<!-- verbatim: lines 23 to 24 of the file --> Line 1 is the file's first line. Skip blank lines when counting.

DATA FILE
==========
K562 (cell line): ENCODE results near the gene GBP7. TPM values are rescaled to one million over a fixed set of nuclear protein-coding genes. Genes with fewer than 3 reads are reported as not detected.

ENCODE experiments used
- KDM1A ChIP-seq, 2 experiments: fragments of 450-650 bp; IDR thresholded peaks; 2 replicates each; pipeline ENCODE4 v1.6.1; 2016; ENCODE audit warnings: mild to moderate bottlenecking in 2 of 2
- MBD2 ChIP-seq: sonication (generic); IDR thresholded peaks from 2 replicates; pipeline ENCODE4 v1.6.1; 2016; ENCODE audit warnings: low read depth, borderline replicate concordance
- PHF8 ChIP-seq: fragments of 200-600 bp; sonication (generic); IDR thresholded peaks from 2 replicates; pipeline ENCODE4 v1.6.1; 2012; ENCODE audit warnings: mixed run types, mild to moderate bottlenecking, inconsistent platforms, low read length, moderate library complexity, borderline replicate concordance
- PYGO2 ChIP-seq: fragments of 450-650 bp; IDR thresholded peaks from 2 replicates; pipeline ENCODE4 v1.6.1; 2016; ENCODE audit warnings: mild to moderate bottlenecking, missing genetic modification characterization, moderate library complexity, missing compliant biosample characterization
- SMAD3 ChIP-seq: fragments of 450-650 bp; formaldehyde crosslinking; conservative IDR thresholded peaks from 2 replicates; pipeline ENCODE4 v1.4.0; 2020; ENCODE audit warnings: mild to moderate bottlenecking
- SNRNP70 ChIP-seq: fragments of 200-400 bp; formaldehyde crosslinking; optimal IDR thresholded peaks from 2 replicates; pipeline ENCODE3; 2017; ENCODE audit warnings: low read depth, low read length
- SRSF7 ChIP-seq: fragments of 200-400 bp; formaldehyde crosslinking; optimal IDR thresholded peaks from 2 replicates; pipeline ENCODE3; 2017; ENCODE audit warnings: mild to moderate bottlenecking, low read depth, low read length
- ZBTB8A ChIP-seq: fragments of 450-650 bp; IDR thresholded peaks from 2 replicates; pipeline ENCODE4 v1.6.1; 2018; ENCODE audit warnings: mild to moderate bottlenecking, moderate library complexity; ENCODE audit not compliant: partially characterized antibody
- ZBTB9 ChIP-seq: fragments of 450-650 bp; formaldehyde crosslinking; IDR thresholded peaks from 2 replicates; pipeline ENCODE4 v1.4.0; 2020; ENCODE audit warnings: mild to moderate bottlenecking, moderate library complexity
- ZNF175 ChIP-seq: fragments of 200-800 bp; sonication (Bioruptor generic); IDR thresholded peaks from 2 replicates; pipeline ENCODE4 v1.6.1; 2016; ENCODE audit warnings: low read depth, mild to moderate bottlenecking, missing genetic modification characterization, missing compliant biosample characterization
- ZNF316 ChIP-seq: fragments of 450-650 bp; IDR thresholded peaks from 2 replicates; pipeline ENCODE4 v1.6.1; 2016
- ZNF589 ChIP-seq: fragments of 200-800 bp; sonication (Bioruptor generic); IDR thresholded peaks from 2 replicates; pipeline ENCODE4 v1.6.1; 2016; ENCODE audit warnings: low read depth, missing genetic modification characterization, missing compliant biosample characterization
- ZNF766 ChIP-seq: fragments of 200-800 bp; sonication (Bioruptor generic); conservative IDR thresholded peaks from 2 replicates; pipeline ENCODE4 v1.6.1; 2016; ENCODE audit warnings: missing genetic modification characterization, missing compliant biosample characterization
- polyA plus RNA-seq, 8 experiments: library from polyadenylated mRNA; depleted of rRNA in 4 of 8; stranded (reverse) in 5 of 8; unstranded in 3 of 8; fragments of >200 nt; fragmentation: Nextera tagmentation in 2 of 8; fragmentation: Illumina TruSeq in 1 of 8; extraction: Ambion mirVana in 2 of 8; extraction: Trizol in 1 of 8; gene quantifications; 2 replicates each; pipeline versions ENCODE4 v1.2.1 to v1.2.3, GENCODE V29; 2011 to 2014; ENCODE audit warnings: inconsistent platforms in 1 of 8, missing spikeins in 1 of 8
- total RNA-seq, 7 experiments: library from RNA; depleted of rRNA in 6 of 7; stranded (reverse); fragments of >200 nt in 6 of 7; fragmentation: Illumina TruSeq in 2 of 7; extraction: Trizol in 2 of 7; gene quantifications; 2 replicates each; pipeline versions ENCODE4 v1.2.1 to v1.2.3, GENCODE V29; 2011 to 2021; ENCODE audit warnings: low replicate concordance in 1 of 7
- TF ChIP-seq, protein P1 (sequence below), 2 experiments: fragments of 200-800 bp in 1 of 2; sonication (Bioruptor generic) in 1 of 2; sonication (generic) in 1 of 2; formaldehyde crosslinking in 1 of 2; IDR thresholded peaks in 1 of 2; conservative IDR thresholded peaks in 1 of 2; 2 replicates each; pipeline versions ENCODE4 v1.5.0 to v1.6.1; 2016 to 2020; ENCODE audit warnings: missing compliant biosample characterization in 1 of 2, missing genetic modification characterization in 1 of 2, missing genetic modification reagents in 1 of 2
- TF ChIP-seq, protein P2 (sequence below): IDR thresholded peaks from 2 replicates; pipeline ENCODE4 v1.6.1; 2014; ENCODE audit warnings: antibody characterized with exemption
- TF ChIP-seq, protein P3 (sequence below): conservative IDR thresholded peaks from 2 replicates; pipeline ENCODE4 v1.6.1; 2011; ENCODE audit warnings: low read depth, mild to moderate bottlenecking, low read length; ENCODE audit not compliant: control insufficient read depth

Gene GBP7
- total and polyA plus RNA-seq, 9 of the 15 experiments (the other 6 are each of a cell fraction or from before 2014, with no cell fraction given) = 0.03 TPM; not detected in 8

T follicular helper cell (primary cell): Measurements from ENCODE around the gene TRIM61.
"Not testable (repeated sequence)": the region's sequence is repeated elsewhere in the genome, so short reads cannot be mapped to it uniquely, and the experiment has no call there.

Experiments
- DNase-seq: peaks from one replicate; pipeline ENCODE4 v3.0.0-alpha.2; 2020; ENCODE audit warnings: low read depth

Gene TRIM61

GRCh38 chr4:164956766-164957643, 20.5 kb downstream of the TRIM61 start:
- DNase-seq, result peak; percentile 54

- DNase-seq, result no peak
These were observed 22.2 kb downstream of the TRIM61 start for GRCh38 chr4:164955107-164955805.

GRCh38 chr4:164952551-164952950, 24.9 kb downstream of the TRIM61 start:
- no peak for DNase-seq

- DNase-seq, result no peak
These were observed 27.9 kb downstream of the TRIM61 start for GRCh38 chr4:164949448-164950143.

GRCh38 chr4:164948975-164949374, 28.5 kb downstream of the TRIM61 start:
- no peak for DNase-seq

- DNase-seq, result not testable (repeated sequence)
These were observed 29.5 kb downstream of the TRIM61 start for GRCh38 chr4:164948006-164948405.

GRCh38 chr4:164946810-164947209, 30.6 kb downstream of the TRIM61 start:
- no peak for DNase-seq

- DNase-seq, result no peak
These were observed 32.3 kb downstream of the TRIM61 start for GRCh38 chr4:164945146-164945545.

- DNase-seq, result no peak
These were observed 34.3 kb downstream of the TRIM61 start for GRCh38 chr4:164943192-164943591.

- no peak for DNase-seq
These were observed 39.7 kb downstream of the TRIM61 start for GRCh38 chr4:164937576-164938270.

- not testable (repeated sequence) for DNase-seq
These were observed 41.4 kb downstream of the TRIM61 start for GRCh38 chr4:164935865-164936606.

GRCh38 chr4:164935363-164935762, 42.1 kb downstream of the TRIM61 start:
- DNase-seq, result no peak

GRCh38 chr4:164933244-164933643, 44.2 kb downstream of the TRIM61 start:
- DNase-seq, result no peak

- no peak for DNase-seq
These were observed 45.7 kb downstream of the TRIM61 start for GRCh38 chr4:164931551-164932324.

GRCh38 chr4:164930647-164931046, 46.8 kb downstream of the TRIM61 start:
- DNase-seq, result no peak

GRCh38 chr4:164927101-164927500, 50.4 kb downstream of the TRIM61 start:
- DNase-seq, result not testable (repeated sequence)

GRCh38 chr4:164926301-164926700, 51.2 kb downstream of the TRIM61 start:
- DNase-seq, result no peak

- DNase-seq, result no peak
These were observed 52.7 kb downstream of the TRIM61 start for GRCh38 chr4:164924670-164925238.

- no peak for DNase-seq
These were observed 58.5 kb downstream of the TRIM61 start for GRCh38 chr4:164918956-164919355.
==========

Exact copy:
T follicular helper cell (primary cell): Measurements from ENCODE around the gene TRIM61.
"Not testable (repeated sequence)": the region's sequence is repeated elsewhere in the genome, so short reads cannot be mapped to it uniquely, and the experiment has no call there.